Blogging Bayport Alameda

December 7, 2015

Brokedown palace

Filed under: Alameda — Lauren Do @ 6:07 am

It’s like every other day there’s another article about what’s wrong with the inequality of the Bay Area and what can be done to fix it. The most recent one comes from Richard Florida at City Lab, talking about a report that was recently released by the Bay Area Council Economic Institute. The Bay Area Council Economic Institute is a self-described think tank and supported by the Bay Area Council, a business sponsored public policy advocacy organization.  Highlights from the City Lab article.

On Housing:

The Bay Area has also failed to build anywhere near enough housing to accommodate its growing population. Since the mid-2000s, the region has seen an overall decline in the number of annual housing permits. From 2012-2013, only 193 new housing units were made available per 1,000 residents.

The Bay Area must do several things to address its housing crisis, according to the report. First, the region must overcome outmoded zoning and building codes that suppress development. Areas zoned for hotels and retail, for example, could be rezoned for much-needed housing. The permitting process must also be radically streamlined to allow for the construction of new housing. And housing density should be increased substantially, especially in priority areas and neighborhoods. At the same time, the region needs to increase construction of smaller, affordable units and reduce construction costs. Cities should not just be encouraged, but mandated to add units that include affordable housing.

On Transportation:

The report calls for substantial new infrastructure to reduce congestion and commute times, and to facilitate the development of housing—including more affordable housing—around transit hubs.

To remedy this, the report calls for a new, integrated body for financing infrastructure that would receive seed funding and then loan money to public sector entities. This proposed body would have the power to design and build projects of its own and utilize private sector capital as well. Additional proposals include instituting a regional gas tax or a new fee on vehicle miles traveled (something Governor Jerry Brown already plans to implement by 2017). The report also suggests lowering the voter threshold to secure approval for these measures.

This is one of the recommendations that have been discussed over and over again:

The Regional Housing Needs Allocation (RHNA) process needs real teeth. Connecting state and regional government transportation funding allocations to housing production goals can provide an incentive for cities to meet their RHNA obligations. Actual housing production needs to be consistent with local and regional plans within a reasonable timeframe. Otherwise there need to be real consequences. such as loss of local approval authority, state mandated “by right” approvals of housing projects, the creation of more “by right” zoning districts, or the creation of a regional hearing body to approve housing developments.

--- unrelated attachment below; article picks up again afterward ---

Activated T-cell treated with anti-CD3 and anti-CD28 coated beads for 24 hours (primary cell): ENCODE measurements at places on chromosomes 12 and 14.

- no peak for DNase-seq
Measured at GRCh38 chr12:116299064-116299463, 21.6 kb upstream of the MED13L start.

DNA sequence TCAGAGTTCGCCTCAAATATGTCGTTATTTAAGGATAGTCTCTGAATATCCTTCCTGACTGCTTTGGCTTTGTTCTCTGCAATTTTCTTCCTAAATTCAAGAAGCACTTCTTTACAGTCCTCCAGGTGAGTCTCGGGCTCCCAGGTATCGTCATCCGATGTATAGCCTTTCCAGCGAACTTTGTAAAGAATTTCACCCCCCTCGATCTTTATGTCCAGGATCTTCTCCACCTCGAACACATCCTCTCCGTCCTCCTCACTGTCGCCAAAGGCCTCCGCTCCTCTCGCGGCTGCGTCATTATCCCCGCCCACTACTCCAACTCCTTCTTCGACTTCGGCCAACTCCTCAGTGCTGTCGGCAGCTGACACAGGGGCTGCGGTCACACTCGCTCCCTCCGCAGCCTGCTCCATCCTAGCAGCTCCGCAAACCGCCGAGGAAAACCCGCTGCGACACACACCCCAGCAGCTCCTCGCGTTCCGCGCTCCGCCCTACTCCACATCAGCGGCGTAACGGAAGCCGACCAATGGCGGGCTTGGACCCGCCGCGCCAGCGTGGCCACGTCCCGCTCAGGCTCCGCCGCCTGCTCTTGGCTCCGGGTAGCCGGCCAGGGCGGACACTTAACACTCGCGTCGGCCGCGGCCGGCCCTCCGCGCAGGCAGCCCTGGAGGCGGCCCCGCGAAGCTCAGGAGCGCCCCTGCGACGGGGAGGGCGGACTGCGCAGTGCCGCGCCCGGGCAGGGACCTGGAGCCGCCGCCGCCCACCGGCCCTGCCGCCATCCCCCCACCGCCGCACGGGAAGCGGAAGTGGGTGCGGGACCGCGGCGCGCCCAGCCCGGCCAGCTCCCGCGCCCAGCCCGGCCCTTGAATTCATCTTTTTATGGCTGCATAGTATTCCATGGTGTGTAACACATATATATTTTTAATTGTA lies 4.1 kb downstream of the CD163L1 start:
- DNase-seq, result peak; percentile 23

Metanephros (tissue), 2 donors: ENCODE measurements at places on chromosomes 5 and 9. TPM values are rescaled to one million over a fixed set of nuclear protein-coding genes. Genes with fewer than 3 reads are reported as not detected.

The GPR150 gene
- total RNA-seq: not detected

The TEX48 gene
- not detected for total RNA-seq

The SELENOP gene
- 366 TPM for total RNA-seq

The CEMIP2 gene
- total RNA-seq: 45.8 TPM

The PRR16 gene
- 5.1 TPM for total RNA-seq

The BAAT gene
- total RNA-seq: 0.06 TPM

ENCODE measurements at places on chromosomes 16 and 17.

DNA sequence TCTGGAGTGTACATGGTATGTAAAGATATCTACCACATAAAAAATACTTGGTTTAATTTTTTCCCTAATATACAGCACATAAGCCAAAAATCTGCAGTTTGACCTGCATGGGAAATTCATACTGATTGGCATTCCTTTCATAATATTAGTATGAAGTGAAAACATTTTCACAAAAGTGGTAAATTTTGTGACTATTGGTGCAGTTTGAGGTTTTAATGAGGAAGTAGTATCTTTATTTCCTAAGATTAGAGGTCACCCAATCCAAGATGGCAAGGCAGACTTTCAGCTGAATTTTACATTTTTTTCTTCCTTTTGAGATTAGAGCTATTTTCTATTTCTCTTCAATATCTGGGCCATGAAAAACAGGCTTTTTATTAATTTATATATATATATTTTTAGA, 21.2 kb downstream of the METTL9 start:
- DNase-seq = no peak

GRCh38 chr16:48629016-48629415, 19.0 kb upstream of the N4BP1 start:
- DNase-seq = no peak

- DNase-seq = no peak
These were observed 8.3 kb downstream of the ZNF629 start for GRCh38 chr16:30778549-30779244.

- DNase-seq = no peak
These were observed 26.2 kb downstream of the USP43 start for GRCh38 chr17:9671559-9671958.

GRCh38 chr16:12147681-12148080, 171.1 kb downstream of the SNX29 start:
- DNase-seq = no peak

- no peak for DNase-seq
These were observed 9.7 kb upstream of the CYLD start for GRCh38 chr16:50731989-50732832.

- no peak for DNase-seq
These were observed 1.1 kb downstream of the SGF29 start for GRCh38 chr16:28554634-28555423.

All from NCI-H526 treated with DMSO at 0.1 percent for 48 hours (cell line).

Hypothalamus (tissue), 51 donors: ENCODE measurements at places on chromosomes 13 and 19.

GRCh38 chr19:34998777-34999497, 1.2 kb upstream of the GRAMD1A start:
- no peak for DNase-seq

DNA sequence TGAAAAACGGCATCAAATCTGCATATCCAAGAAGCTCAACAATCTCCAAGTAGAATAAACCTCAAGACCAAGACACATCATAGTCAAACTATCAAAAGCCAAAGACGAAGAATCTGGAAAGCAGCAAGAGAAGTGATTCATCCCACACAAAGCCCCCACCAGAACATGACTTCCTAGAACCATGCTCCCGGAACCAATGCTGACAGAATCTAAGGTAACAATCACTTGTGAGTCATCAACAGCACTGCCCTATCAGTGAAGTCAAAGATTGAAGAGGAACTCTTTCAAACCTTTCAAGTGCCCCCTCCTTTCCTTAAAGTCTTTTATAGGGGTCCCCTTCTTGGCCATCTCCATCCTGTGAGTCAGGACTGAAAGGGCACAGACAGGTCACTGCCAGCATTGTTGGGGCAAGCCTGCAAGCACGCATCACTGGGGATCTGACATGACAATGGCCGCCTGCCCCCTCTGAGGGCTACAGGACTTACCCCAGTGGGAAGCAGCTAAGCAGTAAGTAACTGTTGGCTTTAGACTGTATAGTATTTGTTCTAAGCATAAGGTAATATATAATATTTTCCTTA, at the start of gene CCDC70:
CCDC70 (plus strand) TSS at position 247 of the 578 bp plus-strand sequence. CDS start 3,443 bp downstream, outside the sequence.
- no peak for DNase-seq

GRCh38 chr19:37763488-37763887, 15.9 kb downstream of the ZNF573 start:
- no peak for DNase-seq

But as we’ve seen in Alameda even businesses: Matson, Container Project, and hotel development on Bay Farm faced considerable pushback by some members of the City Council when it comes to sheer aesthetics or simply not understand the market for commercial leases.  If our own City leaders allow their ignorance to stand in the way of approving business development, which should be a no brainer, the expectation that cities like Alameda will go along quietly and not throw up other land use regulation roadblocks is naive.  As long as we have a City Council that is able to delay or deter a project based on subjective aesthetics alone, there will never be progress toward either encouraging business or accommodating housing.



  1. Turning Alameda into Manhattan is not the answer, because, guess what? There’s no affordable housing there either. Desirable locations usually end up in the hands of the wealthy. There’s always a work around. Look what happened to the Section 8 housing across from Bayport. It was no accident that the buildings were allowed to deteriorate so that they would no longer qualify. Once it became clear that people with money were willing to live in that area, the die was cast.

    Comment by Denise Shelton — December 7, 2015 @ 7:22 am

  2. I feel much better now that there is a movement to allow second units within Bayport to help the city meet is regional housing goals

    Comment by MP — December 7, 2015 @ 7:54 am

  3. Current residents of urban areas are generally more supportive of businesses that bring in jobs than of housing for new workers. Thus state, regional and local governments could increase support for necessary housing by requiring the construction of housing to accommodate new workers before allowing existing businesses to expand or new businesses to open. The Regional Housing Needs Allocation (RHNA) provides much of the information needed to administer such requirements.

    Comment by William Smith — December 7, 2015 @ 8:11 am

  4. It is up to the larger jurisdiction to change the zoning/land use policies. That means the state. Unfortunately, CA is almost as ungovernable as the entire United States, given our size and diversity. We are so screwed. Happy Monday.

    Comment by BMac — December 7, 2015 @ 10:27 am

  5. “…every other day there’s another article about what’s wrong with the inequality of the Bay Area…”

    How would you have it, more water or more wetland or more dry land? Seems to me the it’s a pretty good combination of the three as far as Bay Areas go. Maybe you could be a bit more specific and point out which Bay Areas you consider more equal.

    Comment by jack — December 7, 2015 @ 11:11 am